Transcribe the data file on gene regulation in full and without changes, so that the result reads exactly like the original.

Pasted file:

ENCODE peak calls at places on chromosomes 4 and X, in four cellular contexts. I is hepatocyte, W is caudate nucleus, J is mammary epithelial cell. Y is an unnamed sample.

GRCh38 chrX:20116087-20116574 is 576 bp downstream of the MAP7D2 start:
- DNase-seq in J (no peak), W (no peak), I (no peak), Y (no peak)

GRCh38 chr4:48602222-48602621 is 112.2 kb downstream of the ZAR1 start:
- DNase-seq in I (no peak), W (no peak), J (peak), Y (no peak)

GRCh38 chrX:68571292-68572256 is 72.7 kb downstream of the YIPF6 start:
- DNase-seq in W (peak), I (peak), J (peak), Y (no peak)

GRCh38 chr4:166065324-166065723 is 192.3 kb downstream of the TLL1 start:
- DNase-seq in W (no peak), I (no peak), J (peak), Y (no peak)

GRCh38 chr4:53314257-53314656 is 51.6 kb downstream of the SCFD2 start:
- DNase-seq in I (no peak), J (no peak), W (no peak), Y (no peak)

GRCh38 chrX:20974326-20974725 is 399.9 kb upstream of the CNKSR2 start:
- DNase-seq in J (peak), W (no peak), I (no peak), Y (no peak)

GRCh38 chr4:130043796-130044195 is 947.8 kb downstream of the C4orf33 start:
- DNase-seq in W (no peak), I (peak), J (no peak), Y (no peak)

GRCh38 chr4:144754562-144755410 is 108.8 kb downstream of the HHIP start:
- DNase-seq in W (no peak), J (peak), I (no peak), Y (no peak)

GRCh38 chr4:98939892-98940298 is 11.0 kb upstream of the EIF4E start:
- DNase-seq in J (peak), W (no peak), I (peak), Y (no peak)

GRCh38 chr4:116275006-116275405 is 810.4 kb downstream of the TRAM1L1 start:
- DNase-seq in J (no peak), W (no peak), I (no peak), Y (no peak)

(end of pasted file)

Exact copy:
ENCODE peak calls at places on chromosomes 4 and X, in four cellular contexts. I is hepatocyte, W is caudate nucleus, J is mammary epithelial cell. Y is an unnamed sample.

GRCh38 chrX:20116087-20116574 is 576 bp downstream of the MAP7D2 start:
- DNase-seq in J (no peak), W (no peak), I (no peak), Y (no peak)

GRCh38 chr4:48602222-48602621 is 112.2 kb downstream of the ZAR1 start:
- DNase-seq in I (no peak), W (no peak), J (peak), Y (no peak)

GRCh38 chrX:68571292-68572256 is 72.7 kb downstream of the YIPF6 start:
- DNase-seq in W (peak), I (peak), J (peak), Y (no peak)

GRCh38 chr4:166065324-166065723 is 192.3 kb downstream of the TLL1 start:
- DNase-seq in W (no peak), I (no peak), J (peak), Y (no peak)

GRCh38 chr4:53314257-53314656 is 51.6 kb downstream of the SCFD2 start:
- DNase-seq in I (no peak), J (no peak), W (no peak), Y (no peak)

GRCh38 chrX:20974326-20974725 is 399.9 kb upstream of the CNKSR2 start:
- DNase-seq in J (peak), W (no peak), I (no peak), Y (no peak)

GRCh38 chr4:130043796-130044195 is 947.8 kb downstream of the C4orf33 start:
- DNase-seq in W (no peak), I (peak), J (no peak), Y (no peak)

GRCh38 chr4:144754562-144755410 is 108.8 kb downstream of the HHIP start:
- DNase-seq in W (no peak), J (peak), I (no peak), Y (no peak)

GRCh38 chr4:98939892-98940298 is 11.0 kb upstream of the EIF4E start:
- DNase-seq in J (peak), W (no peak), I (peak), Y (no peak)

GRCh38 chr4:116275006-116275405 is 810.4 kb downstream of the TRAM1L1 start:
- DNase-seq in J (no peak), W (no peak), I (no peak), Y (no peak)